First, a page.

Brazil’s shock exit to Belgium was clear in Saint Petersburg with more fans following a samba beat than the Europeans in the semi-final clash against France


Kashinath Bhattacharjee, Saint Petersburg

The World Cup is of the fans, for the fans and by the fans.

You enter the stadium and the roaring sounds of supporters welcome you. They sing their national anthems loudly. Their cheering and cursing always makes the game more enjoyable.

Saint Petersburg stadium was a little different on Tuesday night. Fans were there but most of them were neutral. When we were coming in from Moscow on board a FIFA train – meant for the fans and journalists – we had a Brazilian co-passenger. Daniel has been in New Zealand for more than 12 years now. But the attraction of World Cup is still irresistible to him. Four years ago, he wanted to return to his home city Sao Paulo taking a two months’ leave. His employers were kind enough to instead transfer him to Sao Paulo for three months. This time, however, he was on a 30-day leave and came to Moscow. His tickets for the semi-final was booked for Petersburg.

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“When Brazil lost I thought I would sell the ticket. Later, on a second thoughts, I decided to come simply because it is a semi-final of a World Cup and I did not want to miss it. Not many get such an opportunity to be in the stands for one of the last four matches. And I shall be looking forward to the final also.”

This passion was missing from both the participating nations in Petersburg. Belgium, being a small nation, is not famous for its fans. Les Bleus has their own set of supporters and they were the only section making noise. The neutral galleries shouted for the Belgian moves and French people reciprocated when they were playing better. Actually, the neutrals were those making the game enjoyable since they were shouting for both teams.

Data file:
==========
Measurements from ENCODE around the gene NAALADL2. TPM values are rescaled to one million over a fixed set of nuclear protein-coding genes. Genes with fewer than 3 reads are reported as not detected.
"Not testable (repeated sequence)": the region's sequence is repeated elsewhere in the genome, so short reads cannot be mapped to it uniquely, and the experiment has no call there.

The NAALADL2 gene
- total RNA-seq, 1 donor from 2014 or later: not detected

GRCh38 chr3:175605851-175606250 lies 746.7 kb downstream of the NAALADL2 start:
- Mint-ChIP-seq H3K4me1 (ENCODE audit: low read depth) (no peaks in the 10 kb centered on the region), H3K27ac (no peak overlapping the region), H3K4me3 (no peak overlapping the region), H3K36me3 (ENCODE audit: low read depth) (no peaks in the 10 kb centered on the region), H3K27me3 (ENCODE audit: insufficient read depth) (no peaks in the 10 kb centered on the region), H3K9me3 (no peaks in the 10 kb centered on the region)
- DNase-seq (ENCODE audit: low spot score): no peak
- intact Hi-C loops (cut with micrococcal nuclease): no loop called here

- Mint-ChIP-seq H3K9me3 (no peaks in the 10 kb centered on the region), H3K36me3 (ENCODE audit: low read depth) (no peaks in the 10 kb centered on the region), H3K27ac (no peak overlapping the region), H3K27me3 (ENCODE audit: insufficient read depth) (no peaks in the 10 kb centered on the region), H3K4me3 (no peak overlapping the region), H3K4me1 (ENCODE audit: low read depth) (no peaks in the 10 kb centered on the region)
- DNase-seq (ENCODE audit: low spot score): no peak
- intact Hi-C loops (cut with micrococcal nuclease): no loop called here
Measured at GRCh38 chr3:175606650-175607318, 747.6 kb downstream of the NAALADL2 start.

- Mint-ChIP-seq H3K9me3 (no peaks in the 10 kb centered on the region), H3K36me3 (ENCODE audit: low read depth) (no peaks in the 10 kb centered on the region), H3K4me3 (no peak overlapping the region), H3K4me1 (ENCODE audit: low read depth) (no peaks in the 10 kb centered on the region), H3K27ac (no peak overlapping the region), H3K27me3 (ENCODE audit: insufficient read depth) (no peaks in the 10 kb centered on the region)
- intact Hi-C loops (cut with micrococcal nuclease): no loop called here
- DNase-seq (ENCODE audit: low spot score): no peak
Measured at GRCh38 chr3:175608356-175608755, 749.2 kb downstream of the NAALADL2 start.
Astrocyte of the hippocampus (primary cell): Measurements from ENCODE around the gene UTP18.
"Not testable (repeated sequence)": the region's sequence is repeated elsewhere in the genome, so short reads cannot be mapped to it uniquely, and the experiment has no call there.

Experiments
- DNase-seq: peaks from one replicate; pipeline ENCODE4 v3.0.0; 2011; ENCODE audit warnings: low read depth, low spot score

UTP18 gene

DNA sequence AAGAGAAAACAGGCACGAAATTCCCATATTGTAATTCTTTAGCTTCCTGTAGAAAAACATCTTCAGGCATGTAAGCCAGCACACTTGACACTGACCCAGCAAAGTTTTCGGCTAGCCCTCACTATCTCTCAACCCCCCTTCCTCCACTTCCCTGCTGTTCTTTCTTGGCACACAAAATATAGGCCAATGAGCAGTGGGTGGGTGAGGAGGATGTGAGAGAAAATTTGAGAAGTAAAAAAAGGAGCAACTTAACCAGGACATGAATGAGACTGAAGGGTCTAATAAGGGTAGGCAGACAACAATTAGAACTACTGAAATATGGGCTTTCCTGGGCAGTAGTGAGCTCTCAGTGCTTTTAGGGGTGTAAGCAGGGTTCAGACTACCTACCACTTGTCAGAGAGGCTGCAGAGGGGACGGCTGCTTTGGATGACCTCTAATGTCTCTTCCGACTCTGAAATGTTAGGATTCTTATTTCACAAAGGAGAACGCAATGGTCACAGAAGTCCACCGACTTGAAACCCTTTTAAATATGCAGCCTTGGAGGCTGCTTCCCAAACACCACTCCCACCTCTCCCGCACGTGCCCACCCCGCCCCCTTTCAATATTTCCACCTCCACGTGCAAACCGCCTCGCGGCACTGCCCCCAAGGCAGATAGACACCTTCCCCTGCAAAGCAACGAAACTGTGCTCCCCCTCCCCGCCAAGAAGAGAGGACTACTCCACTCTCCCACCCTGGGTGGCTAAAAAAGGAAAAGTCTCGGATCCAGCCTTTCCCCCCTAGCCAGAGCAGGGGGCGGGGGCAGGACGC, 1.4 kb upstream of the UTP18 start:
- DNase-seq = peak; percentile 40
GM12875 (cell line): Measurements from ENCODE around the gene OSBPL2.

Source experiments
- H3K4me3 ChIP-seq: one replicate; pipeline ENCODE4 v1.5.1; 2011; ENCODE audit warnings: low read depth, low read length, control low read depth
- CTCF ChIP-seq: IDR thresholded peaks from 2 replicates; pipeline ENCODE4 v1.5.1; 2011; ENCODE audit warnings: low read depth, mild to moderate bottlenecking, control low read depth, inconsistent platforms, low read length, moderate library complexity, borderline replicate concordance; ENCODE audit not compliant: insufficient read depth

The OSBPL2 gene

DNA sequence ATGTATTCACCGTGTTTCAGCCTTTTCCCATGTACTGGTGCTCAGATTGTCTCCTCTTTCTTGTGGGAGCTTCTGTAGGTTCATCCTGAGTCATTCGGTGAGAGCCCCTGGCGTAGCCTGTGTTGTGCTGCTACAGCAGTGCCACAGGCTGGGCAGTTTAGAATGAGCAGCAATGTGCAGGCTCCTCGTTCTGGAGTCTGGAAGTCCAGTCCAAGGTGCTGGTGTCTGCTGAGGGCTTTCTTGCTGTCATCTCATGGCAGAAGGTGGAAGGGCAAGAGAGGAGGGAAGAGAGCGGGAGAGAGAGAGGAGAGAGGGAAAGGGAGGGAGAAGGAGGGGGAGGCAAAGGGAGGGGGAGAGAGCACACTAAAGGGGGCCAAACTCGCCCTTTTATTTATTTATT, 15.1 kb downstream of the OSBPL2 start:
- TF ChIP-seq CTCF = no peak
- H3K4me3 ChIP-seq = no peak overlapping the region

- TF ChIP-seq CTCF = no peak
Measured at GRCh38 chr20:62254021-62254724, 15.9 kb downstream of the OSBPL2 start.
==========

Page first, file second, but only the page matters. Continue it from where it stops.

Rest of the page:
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Antoine Griezmann is unquestionably having his best tournament so far. Each of his touches was decisive on the pitch. His positional sense and football-intelligence perhaps reminded older French people of Michael Platini who always used to find his partners without even looking at them. They had given a perfect lesson to the Belgians who were boasting probably too much after scoring two from three chances in the previous match and one of them was accidental. If only Olivier Giroud could have found his scoring boots – he has been in search of them from the beginning of the tournament – the defeat could have been humiliating for Belgium. They were lucky enough to have Giroud in opposition in this match and the misfiring Brazilians in the earlier game.


The Mexican supporters, especially when their players play badly, jeer their own footballers with different kinds of whistles. Fortunately, Belgium does not have those kind of fans. And for them, reaching the semi-final was probably more satisfying. It seemed that they had exceeded their expectation both for their players and their fans. Reminding us about Mary Pierce or a Jana Novotna in women’s tennis who, after every big win in their grand slam career, used to invariably lose the next match.

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